Couched between therapy and one-on-one interviews were a host of talks and workshops aimed at developing a positive mental attitude. Dr. Mein spoke on the mind-body connection, Kevin Todeschi on ideals, Raye Mathis on sound and music for healing, and Charles Thomas Cayce on attitudes, emotions, and meditation.
As I wandered through the beach house on the group’s last evening together, I was touched by the obvious show of love and intimacy in every direction. In fact, said Conference Facilitator Kieth Vonder0he, the unusual camaraderie among group members was surprising to everyone. “There is little question that the healing that occurred had as much to do with emotional as physical healing. Actually, the participants are convinced that they have been together before.” Natalie Reid from South Borough, Massachusetts, said it this way, “The conference had a magical quality. We started out as nine strangers with little in common beyond the psoriasis and ended up a whole far greater than the sum of its parts. While you could say that’s to be expected in groups living together in close quarters, the truth is, the spiritual quality of the group dynamic defies such oversimplification. I came here a loner, feeling ‘lucky’ enough to have a room to myself, away from everyone. But by the end of the conference, I had been blessed with the gift of community – not only energized by it, but profoundly affected by its power to heal.” The purpose of the program, sponsored by The Meridian Institute, was twofold: one, to help psoriasis sufferers understand and apply the concepts in the readings; and, two, to gather scientific research and documentation to confirm the concepts in the Cayce material so they can be integrated into mainstream medical treatment. According to Dr. Nelson, the success of the pilot project is cause for celebration. “It’s not just that we’re sitting on a gold mine; we’re sitting on the tip of a rocket about to take flight. The American public is clearly embracing alternative therapies and the AMA is scrambling to include an orientation to this. The Cayce readings provide a running commentary on alternative therapies with explanations of how and why they work. As a result, this material has enormous value for further scientific validation and exploration. In Work Reading 254-37, Cayce says, ‘There is seen, there is being laid out, plans for a work, that, as given, is to change the thought of mankind in general, in many directions.’ Right now, there’s a potential that this material could wither on the vine. It’s important to make sure that it occupies its proportional and proper place within the medical paradigm of the 21st and 22nd centuries. That can only happen with research and validation. The Meridian Institute was created as one of the vehicles to do this.” No doubt Edgar Cayce – wherever he is – is well pleased.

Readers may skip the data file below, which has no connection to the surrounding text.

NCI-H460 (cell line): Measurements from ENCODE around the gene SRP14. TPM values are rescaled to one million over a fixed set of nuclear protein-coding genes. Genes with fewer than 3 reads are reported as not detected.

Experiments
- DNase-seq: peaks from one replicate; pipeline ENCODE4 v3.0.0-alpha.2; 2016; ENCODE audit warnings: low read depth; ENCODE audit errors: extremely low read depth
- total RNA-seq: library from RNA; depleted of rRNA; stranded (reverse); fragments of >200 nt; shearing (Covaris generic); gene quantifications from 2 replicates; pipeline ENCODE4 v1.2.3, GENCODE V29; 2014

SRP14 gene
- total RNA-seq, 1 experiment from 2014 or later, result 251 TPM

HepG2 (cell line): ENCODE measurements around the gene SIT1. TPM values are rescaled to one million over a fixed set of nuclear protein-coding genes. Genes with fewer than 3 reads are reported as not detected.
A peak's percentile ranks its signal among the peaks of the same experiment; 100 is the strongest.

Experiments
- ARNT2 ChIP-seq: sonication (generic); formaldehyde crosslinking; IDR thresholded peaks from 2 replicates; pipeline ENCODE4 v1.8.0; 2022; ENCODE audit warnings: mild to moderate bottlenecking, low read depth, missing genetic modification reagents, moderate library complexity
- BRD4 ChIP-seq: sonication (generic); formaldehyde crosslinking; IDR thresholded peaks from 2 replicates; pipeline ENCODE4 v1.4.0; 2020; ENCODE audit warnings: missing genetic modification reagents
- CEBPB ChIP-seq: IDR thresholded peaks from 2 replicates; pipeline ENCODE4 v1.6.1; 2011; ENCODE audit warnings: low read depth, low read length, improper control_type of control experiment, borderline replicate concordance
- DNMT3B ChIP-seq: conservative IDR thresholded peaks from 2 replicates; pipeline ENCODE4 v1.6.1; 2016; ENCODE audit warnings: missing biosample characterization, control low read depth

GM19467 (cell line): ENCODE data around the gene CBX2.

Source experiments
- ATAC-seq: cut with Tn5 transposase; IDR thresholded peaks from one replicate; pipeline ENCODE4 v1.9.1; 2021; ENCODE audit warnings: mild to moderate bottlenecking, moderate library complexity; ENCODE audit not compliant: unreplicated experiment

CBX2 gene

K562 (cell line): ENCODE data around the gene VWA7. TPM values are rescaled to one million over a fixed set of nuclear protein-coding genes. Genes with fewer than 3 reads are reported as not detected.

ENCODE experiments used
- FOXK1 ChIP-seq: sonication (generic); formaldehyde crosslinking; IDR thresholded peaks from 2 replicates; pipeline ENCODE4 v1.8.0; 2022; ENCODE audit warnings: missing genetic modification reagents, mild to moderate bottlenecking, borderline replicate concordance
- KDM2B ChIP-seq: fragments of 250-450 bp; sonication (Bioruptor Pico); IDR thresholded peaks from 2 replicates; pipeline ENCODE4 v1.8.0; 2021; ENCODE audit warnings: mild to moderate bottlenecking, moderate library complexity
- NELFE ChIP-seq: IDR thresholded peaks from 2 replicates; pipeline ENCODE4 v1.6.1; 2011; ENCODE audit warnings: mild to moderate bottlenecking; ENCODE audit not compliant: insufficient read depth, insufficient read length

After their four-month treatment protocol at home, participants will return to Virginia Beach March 15-17 to evaluate progress and collect data for further research.